The Supreme Court on Tuesday ruled that a federal statute requiring the deportation of certain non-citizen immigrants who have committed felonies is unconstitutional.
In a 5–4 vote—conservative Justice Neil Gorsuch sided with his more liberal colleagues—the court upheld a lower court’s 2015 decision, which ruled that the provision in Immigration and Nationality Act was unclear as to what constituted a “crime of violence.” That vague language, the Supreme Court said, could lead to “more unpredictability and arbitrariness than the Due Process Clause tolerates.”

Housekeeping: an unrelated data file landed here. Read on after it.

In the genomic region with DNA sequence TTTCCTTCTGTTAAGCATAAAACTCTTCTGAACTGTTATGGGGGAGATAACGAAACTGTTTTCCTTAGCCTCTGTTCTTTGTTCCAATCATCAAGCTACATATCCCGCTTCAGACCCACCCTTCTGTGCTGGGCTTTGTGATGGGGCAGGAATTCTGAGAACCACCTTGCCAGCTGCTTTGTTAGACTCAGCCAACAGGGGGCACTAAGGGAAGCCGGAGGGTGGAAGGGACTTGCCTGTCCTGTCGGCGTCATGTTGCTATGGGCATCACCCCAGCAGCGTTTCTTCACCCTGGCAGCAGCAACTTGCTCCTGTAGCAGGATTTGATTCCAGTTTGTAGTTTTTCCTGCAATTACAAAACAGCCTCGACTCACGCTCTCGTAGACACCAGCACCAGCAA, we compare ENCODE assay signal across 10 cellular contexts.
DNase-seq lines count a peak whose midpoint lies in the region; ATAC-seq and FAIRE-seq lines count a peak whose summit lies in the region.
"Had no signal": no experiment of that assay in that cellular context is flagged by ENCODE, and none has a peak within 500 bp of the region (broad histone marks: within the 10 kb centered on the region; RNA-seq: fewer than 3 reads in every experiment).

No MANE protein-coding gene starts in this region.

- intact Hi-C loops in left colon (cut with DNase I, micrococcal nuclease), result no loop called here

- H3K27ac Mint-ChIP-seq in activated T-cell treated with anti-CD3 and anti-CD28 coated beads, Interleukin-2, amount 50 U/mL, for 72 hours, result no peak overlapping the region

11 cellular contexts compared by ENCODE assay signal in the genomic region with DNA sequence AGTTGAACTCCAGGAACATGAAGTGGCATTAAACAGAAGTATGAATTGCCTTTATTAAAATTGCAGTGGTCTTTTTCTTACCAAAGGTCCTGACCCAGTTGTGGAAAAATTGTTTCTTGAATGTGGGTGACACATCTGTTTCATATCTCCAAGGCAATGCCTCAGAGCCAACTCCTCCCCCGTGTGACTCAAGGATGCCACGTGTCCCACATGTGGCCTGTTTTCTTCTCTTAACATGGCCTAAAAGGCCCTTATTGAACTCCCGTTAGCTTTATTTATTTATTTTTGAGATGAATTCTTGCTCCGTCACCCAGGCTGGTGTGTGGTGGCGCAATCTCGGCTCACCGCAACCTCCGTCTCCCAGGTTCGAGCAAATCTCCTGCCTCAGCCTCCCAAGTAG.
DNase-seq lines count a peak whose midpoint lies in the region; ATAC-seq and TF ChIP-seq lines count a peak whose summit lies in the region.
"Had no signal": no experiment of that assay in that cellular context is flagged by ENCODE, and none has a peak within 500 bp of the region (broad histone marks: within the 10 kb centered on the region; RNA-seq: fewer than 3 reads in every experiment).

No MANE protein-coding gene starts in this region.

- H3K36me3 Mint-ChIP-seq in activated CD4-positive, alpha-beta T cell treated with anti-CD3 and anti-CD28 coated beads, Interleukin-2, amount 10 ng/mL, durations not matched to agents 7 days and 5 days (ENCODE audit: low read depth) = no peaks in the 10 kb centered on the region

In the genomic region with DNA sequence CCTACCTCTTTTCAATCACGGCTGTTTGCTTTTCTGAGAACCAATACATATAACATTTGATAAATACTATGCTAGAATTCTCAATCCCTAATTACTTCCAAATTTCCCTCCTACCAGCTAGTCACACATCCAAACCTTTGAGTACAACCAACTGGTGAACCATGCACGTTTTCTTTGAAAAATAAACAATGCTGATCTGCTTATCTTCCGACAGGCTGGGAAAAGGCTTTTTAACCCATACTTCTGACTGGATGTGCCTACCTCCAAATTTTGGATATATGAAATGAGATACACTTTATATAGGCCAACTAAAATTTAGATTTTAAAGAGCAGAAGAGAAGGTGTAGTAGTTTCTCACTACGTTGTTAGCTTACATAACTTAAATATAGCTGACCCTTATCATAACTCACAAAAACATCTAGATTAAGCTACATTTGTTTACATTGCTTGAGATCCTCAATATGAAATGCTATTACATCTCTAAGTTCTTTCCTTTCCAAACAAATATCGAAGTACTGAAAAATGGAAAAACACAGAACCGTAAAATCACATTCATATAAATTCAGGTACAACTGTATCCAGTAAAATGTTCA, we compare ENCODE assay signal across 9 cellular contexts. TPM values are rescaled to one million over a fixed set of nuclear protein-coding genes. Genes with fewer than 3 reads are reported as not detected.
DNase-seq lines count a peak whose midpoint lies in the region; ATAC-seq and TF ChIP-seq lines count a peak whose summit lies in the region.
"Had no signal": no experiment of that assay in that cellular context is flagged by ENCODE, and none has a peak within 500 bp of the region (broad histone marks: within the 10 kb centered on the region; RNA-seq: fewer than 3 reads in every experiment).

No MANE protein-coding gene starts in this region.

As Gorsuch wrote in the court’s opinion:
The implacable fact is that this isn’t your everyday ambiguous statute. It leaves the people to guess about what the law demands—and leaves judges to make it up.
Tuesday’s ruling comes in response to the case of James Garcia Dimaya, a legal immigrant from the Philippines who was convicted of burglary—a conviction which, the court explained, exposed the ambiguity of what constituted a “crime of violence.”
The court’s decision is likely to cause problems within the Trump administration, which has advocated mandatory deportations as a consequence for immigrants convicted of crimes.